1. ## Isomorphism

Define for each $\displaystyle \lambda\in\mathbb{R}$ a natural action on $\displaystyle T_{\alpha}$ by rotation:
$\displaystyle \tau(\lambda)(f)(t) = \left\{ \begin{array}{lr} f(t+\lambda) & : t+\lambda \in [0,1]\\ \alpha^n(f(t+\lambda-n)) & : t+\lambda \in [n,n+1],n\in\mathbb{Z} \end{array} \right.$
where $\displaystyle \alpha$ is an automorphism of the $\displaystyle C^*$-algebra A. Prove that the one parameter family $\displaystyle \lambda\mapsto \tau(\lambda)$ gives rise to an isomorphism

$\displaystyle T_{\alpha}\times_{\alpha}\mathbb{R}\cong (A\times_{\alpha}\mathbb{Z})\otimes \mathbb{K}(L^{2}(S^1))$

where $\displaystyle T_{\alpha}:=\{f:[0,1]\rightarrow A : f(1)=\alpha(f(0))\}$

2. Originally Posted by Mauritzvdworm
Define for each $\displaystyle \lambda\in\mathbb{R}$ a natural action on $\displaystyle T_{\alpha}$ by rotation:
$\displaystyle \tau(\lambda)(f)(t) = \left\{ \begin{array}{lr} f(t+\lambda) & : t+\lambda \in [0,1]\\ \alpha(f(t+\lambda-n)) & : t+\lambda \in [n,n+1],n\in\mathbb{Z} \end{array} \right.$
where $\displaystyle \alpha$ is an automorphism of the $\displaystyle C^*$-algebra A. Prove that the one parameter family $\displaystyle \lambda\mapsto \tau(\lambda)$ gives rise to an isomorphism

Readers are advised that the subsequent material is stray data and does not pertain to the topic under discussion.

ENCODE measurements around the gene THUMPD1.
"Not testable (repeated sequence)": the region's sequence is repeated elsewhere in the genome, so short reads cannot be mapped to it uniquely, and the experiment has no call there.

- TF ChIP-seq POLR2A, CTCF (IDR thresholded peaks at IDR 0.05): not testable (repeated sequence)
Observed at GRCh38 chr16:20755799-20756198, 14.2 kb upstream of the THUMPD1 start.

$\displaystyle T_{\alpha}\times_{\alpha}\mathbb{R}\cong (A\times_{\alpha}\mathbb{Z})\otimes \mathbb{K}(L^{2}(S^1))$

where $\displaystyle T_{\alpha}:=\{f:[0,1]\rightarrow A : f(1)=\alpha(f(0))\}$
I can't help with this problem, which probably requires a fairly extensive knowledge of semidirect products (and in any case I am about to go away for a week). But the problem as stated has two obvious mistakes.

First, the definition of $\displaystyle \tau(\lambda)$ is wrong. It does not define an automorphism group. In fact, the definition of $\displaystyle \tau(\lambda)(f)(t)$ does not even define a continuous function of t at integer values of $\displaystyle t+\lambda$. The correct definition should presumably be $\displaystyle \tau(\lambda)(f)(t) = \alpha^n(f(t+\lambda-n))$ when $\displaystyle t+\lambda\in[n,n+1]$.

Second, the semidirect product $\displaystyle T_\alpha\rtimes_\alpha\mathbb{R}$ does not make sense. It should be $\displaystyle T_\alpha\rtimes_\lambda\mathbb{R}.$